Were I Bernie Sanders, I would continuously quote Oren Cass and his ambition of giving the United States an industrial policy.

Though he is more nuanced and moderate than most advocates of an “entrepreneurial state”, Cass interprets industrial policy as being oriented towards supporting manufacturing and “vital sectors that might otherwise suffer from underinvestment”. That definition, as always with industrial policy, is loose enough to be applicable to pretty much everything. What is a vital sector? How do you assess under-investment?

Industrial policy is meant to be discretionary, because it aims to correct alleged errors on the part of investors and consumers in the market economy insofar as the allocation of resources is concerned. It is “picking winners”, and picking winner needs a picker.

A number of people have produced meaningful criticism of Cass’s ideas. See Henderson, Reinsch, Cowen and Boudreaux among others. Yet these ideas seem to be certain to gain traction, as they are well attuned with the ambitions of the political class and with the widespread idea that markets ought to be “corrected” so as to guarantee better social outcomes.

But why should Sanders think about Cass? Because, in a way, Cass wants to give the left the right they always dreamt (and ranted) about. The left tends to believe that the right is the hostage of special interests that drive its economic policies. Yet deregulation is an implausible proof of that point: from an almighty entity such as government, nobody is satisfied with getting simply “being neglected”; they want boons. Subsidies, special privileges, regulations that allows them to keep competitors at bay.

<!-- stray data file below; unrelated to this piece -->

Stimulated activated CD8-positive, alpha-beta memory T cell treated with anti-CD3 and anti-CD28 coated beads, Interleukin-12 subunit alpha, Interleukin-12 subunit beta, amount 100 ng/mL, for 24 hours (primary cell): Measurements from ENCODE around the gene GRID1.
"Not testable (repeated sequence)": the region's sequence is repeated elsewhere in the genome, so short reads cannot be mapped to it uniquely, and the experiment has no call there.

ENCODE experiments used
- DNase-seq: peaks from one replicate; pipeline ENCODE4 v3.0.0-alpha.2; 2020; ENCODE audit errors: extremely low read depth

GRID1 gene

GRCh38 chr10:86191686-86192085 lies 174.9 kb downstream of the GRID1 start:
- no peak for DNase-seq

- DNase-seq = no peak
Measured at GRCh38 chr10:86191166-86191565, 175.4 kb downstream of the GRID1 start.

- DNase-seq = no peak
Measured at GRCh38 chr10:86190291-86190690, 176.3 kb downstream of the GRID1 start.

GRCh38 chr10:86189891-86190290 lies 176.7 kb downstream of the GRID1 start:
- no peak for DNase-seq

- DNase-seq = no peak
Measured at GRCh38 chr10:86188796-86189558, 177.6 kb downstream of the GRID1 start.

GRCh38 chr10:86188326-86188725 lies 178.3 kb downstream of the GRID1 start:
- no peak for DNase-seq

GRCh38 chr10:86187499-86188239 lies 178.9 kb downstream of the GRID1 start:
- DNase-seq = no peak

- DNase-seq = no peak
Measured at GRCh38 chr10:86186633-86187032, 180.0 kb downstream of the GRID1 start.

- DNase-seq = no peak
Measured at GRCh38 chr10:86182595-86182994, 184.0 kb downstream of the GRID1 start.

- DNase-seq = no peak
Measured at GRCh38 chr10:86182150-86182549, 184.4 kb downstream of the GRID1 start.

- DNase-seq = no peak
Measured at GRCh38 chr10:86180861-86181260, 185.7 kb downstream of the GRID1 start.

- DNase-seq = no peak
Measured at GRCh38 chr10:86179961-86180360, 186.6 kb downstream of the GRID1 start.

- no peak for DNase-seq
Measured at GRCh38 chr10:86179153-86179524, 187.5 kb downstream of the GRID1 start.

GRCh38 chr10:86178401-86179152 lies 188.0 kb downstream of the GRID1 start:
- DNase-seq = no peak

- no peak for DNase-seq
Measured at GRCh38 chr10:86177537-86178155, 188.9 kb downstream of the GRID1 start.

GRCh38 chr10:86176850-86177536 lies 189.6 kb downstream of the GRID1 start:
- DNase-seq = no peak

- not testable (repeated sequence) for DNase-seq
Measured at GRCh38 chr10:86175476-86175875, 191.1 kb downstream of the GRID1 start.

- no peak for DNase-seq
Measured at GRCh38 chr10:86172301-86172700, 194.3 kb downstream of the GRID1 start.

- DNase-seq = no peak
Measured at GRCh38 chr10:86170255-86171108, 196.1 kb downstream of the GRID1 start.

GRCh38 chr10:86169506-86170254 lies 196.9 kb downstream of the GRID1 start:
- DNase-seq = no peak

Now, this always happens, more or less, with either the left or the right in government, as they are both sensitive to the sirens of interest groups. Yet the free market rhetoric of (some part of) the right was if anything a brake on this tendency. Their much talked about allegiance to the ideas of a freer economy created a problem for right wingers: they needed to justify, at least in front of their followers, deviations from a policy of non-intervention. But take away the free market rhetoric, and they won’t even need to do that.

Were I Sanders, I would point out that the right has even stopped pretending not to be a covered-up special interest operation. But I suspect it won’t do it. Because, perhaps with better intentions, his rhetoric is completely aligned with that of industrial policy wannabes. You make your own deductions.